Today Marks a Milestone in Gay Marriage

The first couple will marry as California's new law takes effect at 5:01 p.m.

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SAN FRANCISCO—It is either the end of the beginning, or the beginning of the end, depending on your point of view. After weeks of preparation—and for many couples, years of waiting—at 5:01 p.m. today, at the close of business, San Francisco Mayor Gavin Newsom will preside over the wedding ceremony of Del Martin and Phyllis Lyon, a lesbian couple who have been partners more than 50 years. When they exchange vows, Martin, 87, and Lyon, 83, who have been together since they moved into a Castro Street apartment on Valentine's Day in 1953, will become the first same-sex couple to be legally married in the state.

For many, including Newsom, the two women have become the public face of same-sex marriage in California. "What we want, the narrative coming out of it, is about them and what they represent—their story, their history. This is really where it all started," Newsom said. Martin and Lyon were among the first to line up at City Hall four years ago when Newsom, in one of his first acts as mayor, began issuing marriage licenses to same-sex couples. After the two women exchanged rings, the image of their warm embrace softened many hearts. A few months later, California's Supreme Court invalidated the couple's license, along with almost 4,000 others, citing a state law that defined marriage as between a man and a woman. In May, the same court ruled that law unconstitutional.

Martin and Lyon are the only couple that will be married in San Francisco today, but tomorrow, county clerks across the state will begin issuing marriage licenses to any and all gay and straight couples who request them. More than 600 same-sex couples in San Francisco alone have made appointments to obtain them. "Hundreds of thousands of couples will be getting married this time, and that's the important thing," Lyon told reporters. "It's something that has been due for a long time, and thank God, it's here."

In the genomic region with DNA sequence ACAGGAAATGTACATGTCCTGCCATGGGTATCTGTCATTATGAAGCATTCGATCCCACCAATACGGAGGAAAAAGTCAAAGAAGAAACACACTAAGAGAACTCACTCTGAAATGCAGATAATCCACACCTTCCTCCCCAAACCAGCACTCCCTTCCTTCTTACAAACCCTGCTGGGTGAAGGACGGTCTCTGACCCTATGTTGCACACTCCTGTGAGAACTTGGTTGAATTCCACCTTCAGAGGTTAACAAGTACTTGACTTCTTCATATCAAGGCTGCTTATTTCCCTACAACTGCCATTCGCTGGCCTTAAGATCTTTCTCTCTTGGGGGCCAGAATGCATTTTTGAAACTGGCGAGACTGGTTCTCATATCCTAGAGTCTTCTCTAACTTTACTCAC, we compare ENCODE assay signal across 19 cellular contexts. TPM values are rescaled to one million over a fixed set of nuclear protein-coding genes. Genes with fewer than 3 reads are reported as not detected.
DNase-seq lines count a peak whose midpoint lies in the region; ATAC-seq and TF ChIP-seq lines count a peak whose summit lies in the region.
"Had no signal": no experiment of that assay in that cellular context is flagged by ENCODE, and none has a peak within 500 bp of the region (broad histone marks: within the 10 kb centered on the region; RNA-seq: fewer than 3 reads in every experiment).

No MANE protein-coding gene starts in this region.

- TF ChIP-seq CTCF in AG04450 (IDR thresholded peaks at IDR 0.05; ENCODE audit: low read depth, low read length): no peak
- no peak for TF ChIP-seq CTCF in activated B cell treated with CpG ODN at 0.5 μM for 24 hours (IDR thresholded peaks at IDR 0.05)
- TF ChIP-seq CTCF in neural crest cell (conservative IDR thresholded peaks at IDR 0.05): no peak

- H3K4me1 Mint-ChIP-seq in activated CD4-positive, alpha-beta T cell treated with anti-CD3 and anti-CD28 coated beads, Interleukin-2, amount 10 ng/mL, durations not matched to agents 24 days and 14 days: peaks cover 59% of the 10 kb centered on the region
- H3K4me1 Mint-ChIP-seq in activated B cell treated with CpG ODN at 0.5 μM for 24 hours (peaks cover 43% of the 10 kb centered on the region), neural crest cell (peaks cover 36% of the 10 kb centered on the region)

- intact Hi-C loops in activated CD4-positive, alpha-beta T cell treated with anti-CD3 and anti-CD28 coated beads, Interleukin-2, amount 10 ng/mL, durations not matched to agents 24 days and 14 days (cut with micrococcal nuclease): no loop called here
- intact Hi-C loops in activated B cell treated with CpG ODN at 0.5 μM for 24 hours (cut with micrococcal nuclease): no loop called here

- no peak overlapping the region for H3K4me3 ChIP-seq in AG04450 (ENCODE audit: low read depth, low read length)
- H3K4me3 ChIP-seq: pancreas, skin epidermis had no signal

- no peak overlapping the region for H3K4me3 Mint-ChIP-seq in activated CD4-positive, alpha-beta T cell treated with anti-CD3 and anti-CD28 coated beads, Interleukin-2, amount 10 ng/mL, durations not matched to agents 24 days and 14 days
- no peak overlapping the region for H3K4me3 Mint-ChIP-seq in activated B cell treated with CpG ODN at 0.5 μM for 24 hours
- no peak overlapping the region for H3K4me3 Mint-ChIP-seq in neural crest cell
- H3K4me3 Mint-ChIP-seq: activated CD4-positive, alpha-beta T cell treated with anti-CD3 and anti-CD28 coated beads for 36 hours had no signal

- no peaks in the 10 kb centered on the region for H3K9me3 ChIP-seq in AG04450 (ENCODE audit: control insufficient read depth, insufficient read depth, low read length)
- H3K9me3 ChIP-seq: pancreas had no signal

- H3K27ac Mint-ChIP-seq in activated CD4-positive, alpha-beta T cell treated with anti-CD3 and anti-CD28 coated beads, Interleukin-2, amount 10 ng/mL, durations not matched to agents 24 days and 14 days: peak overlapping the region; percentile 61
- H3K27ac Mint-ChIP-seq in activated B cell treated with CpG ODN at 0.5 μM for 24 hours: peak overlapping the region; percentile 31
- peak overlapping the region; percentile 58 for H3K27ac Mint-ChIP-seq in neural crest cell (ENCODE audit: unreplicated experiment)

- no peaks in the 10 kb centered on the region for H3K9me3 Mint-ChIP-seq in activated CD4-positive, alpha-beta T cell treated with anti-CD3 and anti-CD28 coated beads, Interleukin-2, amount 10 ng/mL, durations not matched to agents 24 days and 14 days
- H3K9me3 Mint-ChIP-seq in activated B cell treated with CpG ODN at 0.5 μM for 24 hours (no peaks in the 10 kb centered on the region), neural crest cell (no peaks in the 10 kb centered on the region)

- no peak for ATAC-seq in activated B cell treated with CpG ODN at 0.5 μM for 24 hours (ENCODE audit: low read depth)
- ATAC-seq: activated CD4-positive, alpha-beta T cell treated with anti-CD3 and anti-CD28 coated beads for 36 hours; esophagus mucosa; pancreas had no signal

Since the Supreme Court decision last month, there has been widespread disagreement across the state about whether its 4-3 ruling was a fair-minded interpretation of the state's constitution or a case of unbridled judicial activism. Ronald George, a Republican appointeee who serves as the court's chief justice, told the San Diego Union-Tribune last week that his majority opinion was grounded firmly in the law. "When the court is faced with the responsibility of having to declare a measure unconstitutional, it's not thwarting the will of the people," George said. "It's really adhering to the ultimate expression of the people's will, namely the constitution that the people have adopted."

Even so, many Californians are still uncomfortable with the idea of same-sex marriage. A UCLA study published last week has predicted that gay and lesbian weddings will be an economic boon for the state, bringing nearly $700 million to the economy in the next three years. And a poll released last month found that a majority of voters here—for the first time since polling on the subject began in the 1970s—approve of gay and lesbian couples marrying. Still, 54 percent of registered voters in another poll say they would support a ballot initiative to amend the state Constitution and once again define marriage as between a man and a woman.

Two county clerks in the state's conservative Central Valley, meanwhile, have decided to stop officiating any marriages in their counties. In a statement posted on the Kern County website, Ann Barrett, the clerk in the rural county north of Los Angeles, has said she will continue to issue marriage licenses in accordance with state law, but starting today will not solemnize marriages for straight or gay couples. "We will not have the staff or space to deal with an increase in both licenses and ceremonies," says a statement on the county clerk's website.

A few days after the announcement, officials in Butte County, north of Sacramento, made a similar announcement and provided a similar explanation. It is not clear how many gay couples there are in the two rural counties, or whether their numbers would put undo pressure on the clerks' offices. Most gay marriage supporters believe the clerks are simply opposed to officiating same-sex marriages. Last week, the Bakersfield Californian published several emails between Barrett's office and the Alliance Defense Fund, a Christian conservative legal organization, in which a staff member asked for legal support, "as we fully expect to be sued and our own counsel is not being of help."